It took eleven months, seven concurrent projects, multiple teams, and the hard work of dozens of brilliant and dedicated people, and on the second weekend in November it all came together in a singular moment when the new msnbc.com redesign was launched and unveiled to the public.
As co-director of the overarching redesign project at msnbc.com (which we call the “UX Evolution”), the launch leaves me simultaneously exhilarated and exhausted.
Whether you love it or hate it (and redesigns always spark a livid debate along those lines), this is a redesign of some import. For starters, msnbc.com is fortunate enough to be firmly ensconced on the leading edge of the news industry, surging with a steady stream of new users who are abandoning traditional news sources, such as newspapers and the venerable evening newscast, in droves. As such, we’re at an inflection point where the decisions we make in the context of such a redesign have a real shot at influencing not just our 30 million users, but the direction of the industry as a whole. Second, msnbc.com made a conscious decision to move beyond the stale “Web 2.0 template” that was once considered cutting edge, but is now stamping sites large and small with the same numbing aesthetic orthodoxy. Thirdly, there’s more to the redesign than meets the eye, as the project also delivered a significant evolution in how high-traffic, high-volume Web publishing itself is architected and managed.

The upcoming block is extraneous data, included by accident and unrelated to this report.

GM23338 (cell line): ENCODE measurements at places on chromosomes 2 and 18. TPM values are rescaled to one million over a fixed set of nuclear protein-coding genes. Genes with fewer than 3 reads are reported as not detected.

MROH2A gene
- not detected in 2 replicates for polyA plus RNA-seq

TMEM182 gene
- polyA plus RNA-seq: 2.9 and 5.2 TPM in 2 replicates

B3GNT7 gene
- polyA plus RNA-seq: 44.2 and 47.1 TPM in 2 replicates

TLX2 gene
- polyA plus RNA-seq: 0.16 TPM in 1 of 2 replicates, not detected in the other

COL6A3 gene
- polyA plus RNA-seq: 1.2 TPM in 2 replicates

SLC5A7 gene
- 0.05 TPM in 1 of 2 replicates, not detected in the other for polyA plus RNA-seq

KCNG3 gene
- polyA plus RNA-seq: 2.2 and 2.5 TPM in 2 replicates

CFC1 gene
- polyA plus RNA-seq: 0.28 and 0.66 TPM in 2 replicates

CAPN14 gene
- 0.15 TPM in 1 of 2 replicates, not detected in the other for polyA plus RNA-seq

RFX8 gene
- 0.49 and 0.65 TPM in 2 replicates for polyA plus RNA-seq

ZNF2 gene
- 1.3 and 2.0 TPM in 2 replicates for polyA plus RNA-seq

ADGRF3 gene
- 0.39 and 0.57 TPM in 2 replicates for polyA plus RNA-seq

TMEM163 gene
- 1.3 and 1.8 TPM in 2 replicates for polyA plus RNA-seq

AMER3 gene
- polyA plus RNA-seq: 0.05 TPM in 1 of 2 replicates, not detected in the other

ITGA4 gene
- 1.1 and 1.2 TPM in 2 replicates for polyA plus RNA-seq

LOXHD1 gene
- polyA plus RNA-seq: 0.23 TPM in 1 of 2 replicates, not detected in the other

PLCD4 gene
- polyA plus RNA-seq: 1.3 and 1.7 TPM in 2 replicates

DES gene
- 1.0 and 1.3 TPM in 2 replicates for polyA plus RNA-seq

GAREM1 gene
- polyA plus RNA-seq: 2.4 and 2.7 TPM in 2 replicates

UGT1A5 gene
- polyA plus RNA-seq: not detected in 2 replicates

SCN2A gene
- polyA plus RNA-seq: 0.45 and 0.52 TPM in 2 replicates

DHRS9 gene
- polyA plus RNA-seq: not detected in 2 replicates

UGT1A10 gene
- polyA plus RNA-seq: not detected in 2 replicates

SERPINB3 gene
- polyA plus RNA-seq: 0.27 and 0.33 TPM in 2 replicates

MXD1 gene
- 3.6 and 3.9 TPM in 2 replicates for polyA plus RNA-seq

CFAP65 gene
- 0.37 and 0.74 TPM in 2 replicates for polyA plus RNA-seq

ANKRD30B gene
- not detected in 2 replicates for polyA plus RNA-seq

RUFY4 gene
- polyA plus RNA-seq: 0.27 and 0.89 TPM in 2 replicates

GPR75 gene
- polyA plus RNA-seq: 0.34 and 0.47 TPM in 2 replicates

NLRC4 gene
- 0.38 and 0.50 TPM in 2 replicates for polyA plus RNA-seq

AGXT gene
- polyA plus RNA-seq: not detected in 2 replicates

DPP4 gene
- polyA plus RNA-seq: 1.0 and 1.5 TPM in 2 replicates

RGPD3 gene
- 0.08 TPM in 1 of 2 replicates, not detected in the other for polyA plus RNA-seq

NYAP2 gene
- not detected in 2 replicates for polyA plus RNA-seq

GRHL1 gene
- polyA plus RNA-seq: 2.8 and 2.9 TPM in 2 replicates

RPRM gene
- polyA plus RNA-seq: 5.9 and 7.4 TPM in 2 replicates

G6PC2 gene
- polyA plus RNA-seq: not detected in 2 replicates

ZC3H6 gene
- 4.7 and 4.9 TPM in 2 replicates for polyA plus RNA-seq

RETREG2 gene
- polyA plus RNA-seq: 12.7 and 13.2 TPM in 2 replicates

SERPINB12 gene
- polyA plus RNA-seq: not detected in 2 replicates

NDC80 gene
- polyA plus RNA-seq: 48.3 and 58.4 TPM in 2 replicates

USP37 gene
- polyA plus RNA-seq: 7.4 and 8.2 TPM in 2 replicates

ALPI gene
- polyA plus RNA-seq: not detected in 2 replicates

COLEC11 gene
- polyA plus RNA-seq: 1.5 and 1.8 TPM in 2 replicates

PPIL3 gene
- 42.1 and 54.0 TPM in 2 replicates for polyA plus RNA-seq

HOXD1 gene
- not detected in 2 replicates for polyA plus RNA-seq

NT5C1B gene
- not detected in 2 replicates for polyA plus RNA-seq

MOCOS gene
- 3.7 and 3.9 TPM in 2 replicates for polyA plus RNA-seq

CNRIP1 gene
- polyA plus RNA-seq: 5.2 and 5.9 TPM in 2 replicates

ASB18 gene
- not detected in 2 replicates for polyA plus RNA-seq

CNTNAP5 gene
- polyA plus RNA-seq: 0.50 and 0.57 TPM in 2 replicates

Heady stuff, especially for a J-school grad like myself who’s honored and thrilled to have such a seat on the bridge of the industry. You can find my post on msnbc.com’s “Alpha Channel” blog detailing some travails of the project here. Now it’s time to catch up on some sleep.
Bug Bash is a comic strip written and illustrated by Hans Bjordahl. Bug Bash is a comic strip about technology: managing technology, the business of technology. It's about project management and managing projects through the dull world of Rational Rose, use cases, and requirements. Functional requirements, user requirement, functional specifications, design specifications, call it what you want but it's still the bane of project managers. And when you're done with that, you can think about all the fun that comes with timelines, scheduling, estimates (PERT estimation anyone?) and resourcing until Gantt charts are coming out of your ears. Let's not forget the risk management in the software engineering life cycle. Maintaining the project is just as much fun, managing what was initially set out in requirements and trying to keep feature creep / scope creep in check with change management. If any of these words send nightmares to you, the project manager, then this site probably rings true with you. (Who Links Here?)